The total value, or equity value, is then the sum of the present value of the future cash flows, which in this case is NZ$10b. The last step is to then divide the equity value by the number of shares outstanding. Relative to the current share price of NZ$74.6, the company appears a touch undervalued at a 27% discount to where the stock price trades currently. The assumptions in any calculation have a big impact on the valuation, so it is better to view this as a rough estimate, not precise down to the last cent.

dcf
NZSE:MFT Discounted Cash Flow June 13th 2022

Important assumptions

We would point out that the most important inputs to a discounted cash flow are the discount rate and of course the actual cash flows. Part of investing is coming up with your own evaluation of a company's future performance, so try the calculation yourself and check your own assumptions. The DCF also does not consider the possible cyclicality of an industry, or a company's future capital requirements, so it does not give a full picture of a company's potential performance. Given that we are looking at Mainfreight as potential shareholders, the cost of equity is used as the discount rate, rather than the cost of capital (or weighted average cost of capital, WACC) which accounts for debt. In this calculation we've used 6.3%, which is based on a levered beta of 1.009. Beta is a measure of a stock's volatility, compared to the market as a whole. We get our beta from the industry average beta of globally comparable companies, with an imposed limit between 0.8 and 2.0, which is a reasonable range for a stable business.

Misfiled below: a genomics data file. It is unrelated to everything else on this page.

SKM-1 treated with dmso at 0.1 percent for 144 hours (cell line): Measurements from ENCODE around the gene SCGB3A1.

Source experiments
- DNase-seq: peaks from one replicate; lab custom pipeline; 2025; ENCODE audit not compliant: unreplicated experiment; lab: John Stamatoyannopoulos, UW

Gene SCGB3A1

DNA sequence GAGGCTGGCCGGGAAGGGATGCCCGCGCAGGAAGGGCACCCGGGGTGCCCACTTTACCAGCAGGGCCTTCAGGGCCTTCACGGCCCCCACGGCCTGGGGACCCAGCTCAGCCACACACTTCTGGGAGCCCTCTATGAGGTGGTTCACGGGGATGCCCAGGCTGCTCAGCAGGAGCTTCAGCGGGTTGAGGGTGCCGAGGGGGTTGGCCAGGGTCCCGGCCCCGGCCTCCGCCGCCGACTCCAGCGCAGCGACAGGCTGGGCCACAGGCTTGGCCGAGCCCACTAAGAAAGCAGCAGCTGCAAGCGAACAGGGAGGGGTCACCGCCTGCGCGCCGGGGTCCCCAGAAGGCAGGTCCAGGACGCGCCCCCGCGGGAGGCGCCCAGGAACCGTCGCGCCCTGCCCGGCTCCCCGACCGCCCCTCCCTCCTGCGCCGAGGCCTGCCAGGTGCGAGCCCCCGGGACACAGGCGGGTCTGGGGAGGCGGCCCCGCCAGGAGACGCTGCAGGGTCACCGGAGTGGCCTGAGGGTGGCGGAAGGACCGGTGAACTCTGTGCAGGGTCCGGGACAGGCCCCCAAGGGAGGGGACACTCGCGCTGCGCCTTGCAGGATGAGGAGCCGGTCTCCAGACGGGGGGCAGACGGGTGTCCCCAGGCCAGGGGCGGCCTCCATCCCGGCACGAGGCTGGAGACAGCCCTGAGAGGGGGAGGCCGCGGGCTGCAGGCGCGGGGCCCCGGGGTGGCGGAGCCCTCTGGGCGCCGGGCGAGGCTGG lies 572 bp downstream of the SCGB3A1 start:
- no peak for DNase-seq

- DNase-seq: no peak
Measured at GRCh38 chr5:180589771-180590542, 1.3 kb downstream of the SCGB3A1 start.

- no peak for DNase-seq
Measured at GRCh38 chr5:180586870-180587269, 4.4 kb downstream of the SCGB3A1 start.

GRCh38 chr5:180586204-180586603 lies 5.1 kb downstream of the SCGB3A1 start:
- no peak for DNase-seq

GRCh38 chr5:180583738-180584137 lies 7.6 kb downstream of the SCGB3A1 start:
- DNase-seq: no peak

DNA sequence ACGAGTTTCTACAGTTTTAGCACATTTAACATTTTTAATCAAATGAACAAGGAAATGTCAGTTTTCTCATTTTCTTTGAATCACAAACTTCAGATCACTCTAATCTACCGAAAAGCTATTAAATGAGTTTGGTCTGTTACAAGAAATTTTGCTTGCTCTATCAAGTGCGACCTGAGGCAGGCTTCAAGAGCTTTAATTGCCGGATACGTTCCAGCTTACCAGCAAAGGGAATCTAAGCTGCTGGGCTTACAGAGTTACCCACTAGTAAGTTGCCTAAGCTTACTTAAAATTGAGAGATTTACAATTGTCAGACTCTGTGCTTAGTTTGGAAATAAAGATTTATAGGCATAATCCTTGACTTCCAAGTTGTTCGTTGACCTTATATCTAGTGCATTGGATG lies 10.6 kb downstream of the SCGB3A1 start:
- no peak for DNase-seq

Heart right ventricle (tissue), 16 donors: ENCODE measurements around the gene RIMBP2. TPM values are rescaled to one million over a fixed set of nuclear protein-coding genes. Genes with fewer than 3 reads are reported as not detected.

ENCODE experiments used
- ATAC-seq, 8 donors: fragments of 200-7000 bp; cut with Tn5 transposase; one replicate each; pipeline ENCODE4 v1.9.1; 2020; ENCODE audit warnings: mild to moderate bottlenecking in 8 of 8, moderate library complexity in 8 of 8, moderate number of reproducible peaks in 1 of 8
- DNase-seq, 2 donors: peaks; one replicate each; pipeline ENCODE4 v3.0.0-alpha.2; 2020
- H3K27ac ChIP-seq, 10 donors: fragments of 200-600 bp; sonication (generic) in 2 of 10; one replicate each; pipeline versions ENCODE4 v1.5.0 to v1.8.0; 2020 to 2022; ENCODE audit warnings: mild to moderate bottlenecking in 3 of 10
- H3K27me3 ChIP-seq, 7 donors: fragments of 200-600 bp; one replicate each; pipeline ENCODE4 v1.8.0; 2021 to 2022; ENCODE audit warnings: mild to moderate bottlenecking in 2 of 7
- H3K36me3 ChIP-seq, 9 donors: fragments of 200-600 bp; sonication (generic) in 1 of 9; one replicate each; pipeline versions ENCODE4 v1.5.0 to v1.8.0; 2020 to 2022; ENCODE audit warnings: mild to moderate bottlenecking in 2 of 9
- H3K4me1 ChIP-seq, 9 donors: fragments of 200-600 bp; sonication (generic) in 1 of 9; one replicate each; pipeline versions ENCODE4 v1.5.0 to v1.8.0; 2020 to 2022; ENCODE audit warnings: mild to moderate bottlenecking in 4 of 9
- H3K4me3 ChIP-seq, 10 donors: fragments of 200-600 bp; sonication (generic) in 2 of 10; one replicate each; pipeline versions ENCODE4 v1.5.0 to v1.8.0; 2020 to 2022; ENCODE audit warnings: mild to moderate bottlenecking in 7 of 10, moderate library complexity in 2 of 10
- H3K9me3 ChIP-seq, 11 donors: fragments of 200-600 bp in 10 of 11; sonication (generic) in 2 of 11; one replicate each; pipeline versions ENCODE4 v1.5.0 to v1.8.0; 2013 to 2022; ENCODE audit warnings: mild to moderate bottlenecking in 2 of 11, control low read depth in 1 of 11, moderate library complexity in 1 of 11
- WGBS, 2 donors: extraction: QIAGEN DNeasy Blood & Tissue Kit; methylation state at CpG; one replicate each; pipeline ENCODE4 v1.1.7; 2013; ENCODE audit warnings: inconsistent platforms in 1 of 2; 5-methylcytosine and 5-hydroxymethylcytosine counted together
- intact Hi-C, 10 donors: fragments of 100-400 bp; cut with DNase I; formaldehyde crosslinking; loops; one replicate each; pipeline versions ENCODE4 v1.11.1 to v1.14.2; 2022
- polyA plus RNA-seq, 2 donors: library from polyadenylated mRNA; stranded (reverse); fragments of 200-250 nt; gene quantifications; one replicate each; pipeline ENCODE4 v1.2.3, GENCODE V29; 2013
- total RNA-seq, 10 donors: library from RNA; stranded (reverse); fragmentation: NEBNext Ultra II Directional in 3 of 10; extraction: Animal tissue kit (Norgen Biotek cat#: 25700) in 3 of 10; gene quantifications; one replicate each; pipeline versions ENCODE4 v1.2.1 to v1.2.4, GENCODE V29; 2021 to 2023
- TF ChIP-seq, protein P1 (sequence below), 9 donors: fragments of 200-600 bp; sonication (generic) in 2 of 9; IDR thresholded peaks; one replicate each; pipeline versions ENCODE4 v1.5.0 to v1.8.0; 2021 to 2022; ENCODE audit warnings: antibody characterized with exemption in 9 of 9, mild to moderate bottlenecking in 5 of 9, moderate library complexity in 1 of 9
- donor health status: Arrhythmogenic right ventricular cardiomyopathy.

Looking Ahead:

Although the valuation of a company is important, it shouldn't be the only metric you look at when researching a company. It's not possible to obtain a foolproof valuation with a DCF model. Instead the best use for a DCF model is to test certain assumptions and theories to see if they would lead to the company being undervalued or overvalued. For example, changes in the company's cost of equity or the risk free rate can significantly impact the valuation. What is the reason for the share price sitting below the intrinsic value? For Mainfreight, there are three further factors you should look at:

  1. Financial Health: Does MFT have a healthy balance sheet? Take a look at our free balance sheet analysis with six simple checks on key factors like leverage and risk.
  2. Management:Have insiders been ramping up their shares to take advantage of the market's sentiment for MFT's future outlook? Check out our management and board analysis with insights on CEO compensation and governance factors.
  3. Other High Quality Alternatives: Do you like a good all-rounder? Explore our interactive list of high quality stocks to get an idea of what else is out there you may be missing!

PS. Simply Wall St updates its DCF calculation for every New Zealander stock every day, so if you want to find the intrinsic value of any other stock just search here.